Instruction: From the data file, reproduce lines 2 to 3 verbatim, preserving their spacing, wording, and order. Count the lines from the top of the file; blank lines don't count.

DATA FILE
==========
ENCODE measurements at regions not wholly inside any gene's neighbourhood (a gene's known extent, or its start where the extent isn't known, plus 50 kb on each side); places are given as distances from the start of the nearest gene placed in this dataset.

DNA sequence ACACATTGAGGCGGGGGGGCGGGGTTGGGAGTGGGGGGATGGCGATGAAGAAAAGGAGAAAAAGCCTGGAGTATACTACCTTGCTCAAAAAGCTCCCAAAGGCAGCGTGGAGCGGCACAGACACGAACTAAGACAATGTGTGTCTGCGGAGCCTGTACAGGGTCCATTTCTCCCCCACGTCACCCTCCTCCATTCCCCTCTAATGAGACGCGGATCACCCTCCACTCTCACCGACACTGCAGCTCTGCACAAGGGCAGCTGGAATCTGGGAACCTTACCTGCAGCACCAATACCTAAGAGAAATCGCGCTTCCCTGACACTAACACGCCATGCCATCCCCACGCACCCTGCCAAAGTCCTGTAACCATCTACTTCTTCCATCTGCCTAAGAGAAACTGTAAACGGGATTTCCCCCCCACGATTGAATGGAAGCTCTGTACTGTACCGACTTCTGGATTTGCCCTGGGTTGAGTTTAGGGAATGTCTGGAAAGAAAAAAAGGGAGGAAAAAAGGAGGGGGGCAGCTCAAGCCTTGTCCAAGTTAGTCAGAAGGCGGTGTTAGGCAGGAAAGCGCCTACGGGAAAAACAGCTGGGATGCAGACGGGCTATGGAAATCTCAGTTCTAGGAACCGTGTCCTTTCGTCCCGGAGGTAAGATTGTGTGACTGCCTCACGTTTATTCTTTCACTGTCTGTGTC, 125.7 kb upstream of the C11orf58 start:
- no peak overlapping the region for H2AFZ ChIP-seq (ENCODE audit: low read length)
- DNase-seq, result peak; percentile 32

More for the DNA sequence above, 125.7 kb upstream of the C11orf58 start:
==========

DNA sequence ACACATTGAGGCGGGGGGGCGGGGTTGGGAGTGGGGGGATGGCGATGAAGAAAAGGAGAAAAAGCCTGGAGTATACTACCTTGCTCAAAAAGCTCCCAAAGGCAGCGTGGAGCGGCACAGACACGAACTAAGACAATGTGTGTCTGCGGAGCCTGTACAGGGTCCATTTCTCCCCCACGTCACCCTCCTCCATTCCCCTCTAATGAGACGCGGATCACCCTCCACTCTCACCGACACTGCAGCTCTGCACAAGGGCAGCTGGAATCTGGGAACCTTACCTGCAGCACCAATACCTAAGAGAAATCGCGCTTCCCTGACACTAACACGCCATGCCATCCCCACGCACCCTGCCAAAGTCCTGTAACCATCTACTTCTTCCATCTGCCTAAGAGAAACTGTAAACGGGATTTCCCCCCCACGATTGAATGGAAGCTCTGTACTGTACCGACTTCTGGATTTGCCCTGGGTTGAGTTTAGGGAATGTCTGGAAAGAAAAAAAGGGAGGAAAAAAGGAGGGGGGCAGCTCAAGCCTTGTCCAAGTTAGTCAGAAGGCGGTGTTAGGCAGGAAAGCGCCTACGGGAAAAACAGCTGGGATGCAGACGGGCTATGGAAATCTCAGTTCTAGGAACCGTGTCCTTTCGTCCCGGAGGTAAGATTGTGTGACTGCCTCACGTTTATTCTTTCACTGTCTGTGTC, 125.7 kb upstream of the C11orf58 start:
- no peak overlapping the region for H2AFZ ChIP-seq (ENCODE audit: low read length)